Chicken on the bone is one of my favourite ways to eat meat and so I’m always trying to think of new ways to cook it. Last night, after my OH took chicken thighs out to defrost, a colleague at work mentioned the old crème fraiche and mustard combo. I previously done this with pork and thoroughly enjoyed it so I decided a bit of free styling on this recipe would be worth a try.
I have salad most days for lunch at work so to make sure I don’t get bored, I like to change it up every now and then. As I’ve mentioned before, I often bring in my ingredients on the Monday and make my salads fresh every lunchtime, but there are just some days when I don’t remember to bring everything in from home. This is my go to salad for one of those days. Tesco have got a great range of salad ingredients and accompaniments so I know that if I’m short, I can pop out and pick up their edamame bean and pea salad and chick pea and aubergine salad quickly and that it will make a satisfying and healthy lunch. When I buy these two together, they last a good three days and added with feta and the other salad ingredients, it makes for a nice change from my regular cous cous and chicken staple. The feta goes so well with it that I don’t even mind that it’s actually a veggie recipe!
Serves 1 = 6pp
Large handful of mixed leaves
1 spring onion, finely sliced
2 small salad peppers, sliced
Large piece of cucumber (however much you fancy), halved and sliced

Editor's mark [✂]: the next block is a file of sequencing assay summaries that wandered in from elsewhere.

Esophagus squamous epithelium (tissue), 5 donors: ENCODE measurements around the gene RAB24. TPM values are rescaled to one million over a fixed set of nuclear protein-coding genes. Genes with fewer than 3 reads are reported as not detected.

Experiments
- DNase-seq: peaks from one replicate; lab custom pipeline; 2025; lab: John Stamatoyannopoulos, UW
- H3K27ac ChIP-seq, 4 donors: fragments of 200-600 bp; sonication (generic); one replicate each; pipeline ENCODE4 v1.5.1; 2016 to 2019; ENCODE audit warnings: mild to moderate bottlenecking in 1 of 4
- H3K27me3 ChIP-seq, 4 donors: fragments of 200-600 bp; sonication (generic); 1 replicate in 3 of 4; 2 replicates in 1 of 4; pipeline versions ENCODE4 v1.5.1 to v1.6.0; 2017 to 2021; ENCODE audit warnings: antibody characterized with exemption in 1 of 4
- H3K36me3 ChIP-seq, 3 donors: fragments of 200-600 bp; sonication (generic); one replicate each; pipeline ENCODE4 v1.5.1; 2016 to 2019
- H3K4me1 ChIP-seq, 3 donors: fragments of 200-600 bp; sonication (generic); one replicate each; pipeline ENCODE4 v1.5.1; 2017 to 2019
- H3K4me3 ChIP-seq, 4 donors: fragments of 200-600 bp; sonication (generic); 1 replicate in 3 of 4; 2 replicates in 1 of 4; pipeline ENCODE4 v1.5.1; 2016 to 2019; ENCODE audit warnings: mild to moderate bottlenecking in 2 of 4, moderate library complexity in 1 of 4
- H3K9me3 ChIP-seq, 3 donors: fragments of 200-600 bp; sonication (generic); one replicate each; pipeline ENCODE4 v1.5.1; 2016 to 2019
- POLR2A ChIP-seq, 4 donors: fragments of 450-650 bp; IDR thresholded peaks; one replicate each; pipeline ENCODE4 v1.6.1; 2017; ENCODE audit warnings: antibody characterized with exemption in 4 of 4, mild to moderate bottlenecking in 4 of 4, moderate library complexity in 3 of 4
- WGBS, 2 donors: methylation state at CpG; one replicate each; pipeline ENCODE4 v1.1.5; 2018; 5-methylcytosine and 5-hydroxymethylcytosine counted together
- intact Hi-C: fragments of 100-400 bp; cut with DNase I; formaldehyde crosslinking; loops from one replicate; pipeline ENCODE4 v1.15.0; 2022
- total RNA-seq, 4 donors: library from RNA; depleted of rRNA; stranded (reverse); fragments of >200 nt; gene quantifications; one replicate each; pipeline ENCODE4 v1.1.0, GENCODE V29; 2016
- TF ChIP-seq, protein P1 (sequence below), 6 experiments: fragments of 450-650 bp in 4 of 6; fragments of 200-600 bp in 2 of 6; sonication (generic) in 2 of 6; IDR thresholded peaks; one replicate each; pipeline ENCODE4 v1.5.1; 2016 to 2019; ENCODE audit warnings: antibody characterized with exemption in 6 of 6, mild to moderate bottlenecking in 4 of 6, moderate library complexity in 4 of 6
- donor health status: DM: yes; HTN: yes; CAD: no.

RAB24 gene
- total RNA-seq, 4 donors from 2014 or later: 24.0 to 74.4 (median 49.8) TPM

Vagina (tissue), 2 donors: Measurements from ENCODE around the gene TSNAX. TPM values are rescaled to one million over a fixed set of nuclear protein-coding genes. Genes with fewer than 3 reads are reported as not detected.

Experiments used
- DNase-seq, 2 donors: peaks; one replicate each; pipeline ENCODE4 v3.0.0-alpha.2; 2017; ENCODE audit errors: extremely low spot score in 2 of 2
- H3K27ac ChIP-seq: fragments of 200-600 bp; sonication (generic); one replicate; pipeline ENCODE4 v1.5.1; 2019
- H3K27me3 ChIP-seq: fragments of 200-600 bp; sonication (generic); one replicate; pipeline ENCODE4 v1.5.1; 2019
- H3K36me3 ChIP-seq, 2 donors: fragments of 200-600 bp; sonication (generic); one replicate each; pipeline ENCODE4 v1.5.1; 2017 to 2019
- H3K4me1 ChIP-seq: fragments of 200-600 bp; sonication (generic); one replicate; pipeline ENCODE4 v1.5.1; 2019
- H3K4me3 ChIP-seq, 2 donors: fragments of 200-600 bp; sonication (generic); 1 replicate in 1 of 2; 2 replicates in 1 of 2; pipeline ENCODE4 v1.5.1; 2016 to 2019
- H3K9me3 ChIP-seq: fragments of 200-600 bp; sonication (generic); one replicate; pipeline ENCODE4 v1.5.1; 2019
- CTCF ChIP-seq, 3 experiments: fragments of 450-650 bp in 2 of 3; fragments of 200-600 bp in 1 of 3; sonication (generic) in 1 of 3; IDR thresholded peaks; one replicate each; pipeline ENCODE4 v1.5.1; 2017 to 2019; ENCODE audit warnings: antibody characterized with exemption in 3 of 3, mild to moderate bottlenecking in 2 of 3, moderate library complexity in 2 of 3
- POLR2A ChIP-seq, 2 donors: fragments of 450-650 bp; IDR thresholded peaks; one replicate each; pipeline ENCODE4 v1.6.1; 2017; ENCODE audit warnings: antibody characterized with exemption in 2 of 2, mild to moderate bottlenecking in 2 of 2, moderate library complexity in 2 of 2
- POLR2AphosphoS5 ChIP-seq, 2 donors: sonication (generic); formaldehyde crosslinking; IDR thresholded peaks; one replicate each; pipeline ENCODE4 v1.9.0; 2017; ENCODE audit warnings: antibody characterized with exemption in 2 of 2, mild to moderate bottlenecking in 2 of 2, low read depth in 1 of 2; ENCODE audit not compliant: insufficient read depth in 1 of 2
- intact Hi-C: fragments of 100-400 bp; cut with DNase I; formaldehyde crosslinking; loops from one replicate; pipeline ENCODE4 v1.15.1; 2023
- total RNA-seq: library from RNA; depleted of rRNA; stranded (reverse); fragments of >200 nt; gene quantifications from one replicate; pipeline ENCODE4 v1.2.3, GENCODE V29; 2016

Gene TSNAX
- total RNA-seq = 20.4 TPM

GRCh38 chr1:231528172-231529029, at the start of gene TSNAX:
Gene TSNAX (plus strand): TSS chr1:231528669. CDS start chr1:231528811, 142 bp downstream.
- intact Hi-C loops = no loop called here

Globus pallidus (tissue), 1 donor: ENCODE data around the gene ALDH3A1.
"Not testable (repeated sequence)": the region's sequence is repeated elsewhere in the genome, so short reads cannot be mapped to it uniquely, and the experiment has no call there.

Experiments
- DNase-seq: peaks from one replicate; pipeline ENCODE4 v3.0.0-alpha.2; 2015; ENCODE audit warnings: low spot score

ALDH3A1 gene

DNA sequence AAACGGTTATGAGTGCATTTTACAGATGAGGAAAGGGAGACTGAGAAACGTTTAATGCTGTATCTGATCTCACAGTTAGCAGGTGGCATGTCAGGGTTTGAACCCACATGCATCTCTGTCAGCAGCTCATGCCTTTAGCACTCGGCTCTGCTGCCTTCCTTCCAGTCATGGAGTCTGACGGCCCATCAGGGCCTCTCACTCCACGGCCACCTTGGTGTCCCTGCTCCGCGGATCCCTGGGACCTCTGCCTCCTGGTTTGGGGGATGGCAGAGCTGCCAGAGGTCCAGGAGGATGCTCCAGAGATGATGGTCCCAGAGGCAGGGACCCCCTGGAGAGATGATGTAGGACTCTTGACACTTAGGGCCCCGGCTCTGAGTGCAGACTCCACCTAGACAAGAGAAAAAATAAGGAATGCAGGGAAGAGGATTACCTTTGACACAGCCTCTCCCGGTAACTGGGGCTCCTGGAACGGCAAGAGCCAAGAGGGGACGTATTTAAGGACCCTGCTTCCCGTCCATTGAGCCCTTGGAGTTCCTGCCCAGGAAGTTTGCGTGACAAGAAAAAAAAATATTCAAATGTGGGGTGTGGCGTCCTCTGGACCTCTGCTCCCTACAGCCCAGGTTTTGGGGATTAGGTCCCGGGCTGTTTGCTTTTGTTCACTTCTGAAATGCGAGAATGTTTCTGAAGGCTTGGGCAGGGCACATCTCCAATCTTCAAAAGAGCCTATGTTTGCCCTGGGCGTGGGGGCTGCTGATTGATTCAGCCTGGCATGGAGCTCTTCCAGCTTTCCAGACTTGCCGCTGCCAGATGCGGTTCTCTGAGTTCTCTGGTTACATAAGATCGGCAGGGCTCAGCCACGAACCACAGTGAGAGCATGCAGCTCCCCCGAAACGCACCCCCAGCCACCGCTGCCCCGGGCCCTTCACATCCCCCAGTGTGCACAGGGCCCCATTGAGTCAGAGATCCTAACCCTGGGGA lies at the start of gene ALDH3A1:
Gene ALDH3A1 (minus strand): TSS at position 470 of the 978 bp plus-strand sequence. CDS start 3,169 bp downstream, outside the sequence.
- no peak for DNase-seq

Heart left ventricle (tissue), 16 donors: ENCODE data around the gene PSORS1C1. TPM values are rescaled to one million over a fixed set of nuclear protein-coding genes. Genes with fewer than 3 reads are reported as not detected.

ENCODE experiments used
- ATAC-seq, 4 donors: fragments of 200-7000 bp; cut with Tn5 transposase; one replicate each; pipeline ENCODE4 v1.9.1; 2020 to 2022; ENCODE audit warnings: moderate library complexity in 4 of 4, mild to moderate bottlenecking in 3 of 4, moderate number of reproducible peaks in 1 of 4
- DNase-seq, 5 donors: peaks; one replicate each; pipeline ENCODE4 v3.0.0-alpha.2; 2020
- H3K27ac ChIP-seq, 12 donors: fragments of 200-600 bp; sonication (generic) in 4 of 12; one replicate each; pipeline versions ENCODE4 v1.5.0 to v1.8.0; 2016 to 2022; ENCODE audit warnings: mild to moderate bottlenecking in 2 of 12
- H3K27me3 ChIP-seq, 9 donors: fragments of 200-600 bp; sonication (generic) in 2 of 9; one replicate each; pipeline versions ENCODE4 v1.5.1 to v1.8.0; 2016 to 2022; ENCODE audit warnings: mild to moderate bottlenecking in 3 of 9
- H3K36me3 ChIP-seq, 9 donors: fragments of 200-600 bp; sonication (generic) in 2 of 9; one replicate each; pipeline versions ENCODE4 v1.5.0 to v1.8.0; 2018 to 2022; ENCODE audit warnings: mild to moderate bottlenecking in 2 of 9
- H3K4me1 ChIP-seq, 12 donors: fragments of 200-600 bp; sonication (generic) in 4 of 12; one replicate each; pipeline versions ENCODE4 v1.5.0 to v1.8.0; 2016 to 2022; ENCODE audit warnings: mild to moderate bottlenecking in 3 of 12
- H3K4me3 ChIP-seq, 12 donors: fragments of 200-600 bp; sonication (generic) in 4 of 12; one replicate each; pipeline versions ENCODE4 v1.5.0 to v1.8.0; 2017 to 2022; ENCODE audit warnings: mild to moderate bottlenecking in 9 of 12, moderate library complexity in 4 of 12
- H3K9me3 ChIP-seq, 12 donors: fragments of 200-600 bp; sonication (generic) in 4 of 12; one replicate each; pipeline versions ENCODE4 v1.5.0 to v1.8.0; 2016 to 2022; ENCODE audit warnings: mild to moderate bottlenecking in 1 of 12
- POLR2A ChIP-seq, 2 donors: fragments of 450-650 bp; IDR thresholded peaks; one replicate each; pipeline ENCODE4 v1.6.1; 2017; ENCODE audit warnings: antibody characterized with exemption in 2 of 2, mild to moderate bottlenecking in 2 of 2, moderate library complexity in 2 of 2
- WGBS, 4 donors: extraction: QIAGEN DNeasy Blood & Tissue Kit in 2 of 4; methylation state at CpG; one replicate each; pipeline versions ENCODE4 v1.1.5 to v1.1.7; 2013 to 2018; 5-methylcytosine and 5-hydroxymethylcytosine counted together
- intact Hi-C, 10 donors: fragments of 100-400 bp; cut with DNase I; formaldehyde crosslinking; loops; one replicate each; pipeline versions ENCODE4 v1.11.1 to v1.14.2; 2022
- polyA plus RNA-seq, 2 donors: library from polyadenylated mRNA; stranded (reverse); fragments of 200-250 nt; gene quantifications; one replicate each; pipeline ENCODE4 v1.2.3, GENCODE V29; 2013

Handful of cherry tomatoes, halved
Glug of balsamic vinegar
65g Tesco Finest Edamame and Pea Salad
70g Tesco Finest Roasted Aubergine & Chickpea Salad
40g light feta cheese, crumbled
Pop the salad leaves in the bottom of a large bowl (or lunch box if like me, you want to take it to work). Add all of the salad vegetables on top of this and add a glug of balsamic vinegar and toss a little.
Next pop in the edamame and chickepea salads as well as the feta, top with a little of the dressing that comes with the bean salad, combine and season with salt and pepper.
I love a good cooking programme but often find that the recipes that some of these TV chefs come up with are rather indulgent on the calorie front. This Gino D’Acampo recipe was no exception with over 100g of butter in the original. Nevertheless my mouth was watering as I watched Gino cook up this treat.
I love a risotto and love to find new ways to use sausage meat so I knew I had to give this recipe a go by adapting it. The original recipe can be found here however as I say, Gino uses rather a lot of oil and butter, as well as Italian sausages and radicchio, neither of which I could find in my local Morrison’s (use them if you can find them!) so I made a few of my own adaptations and additions.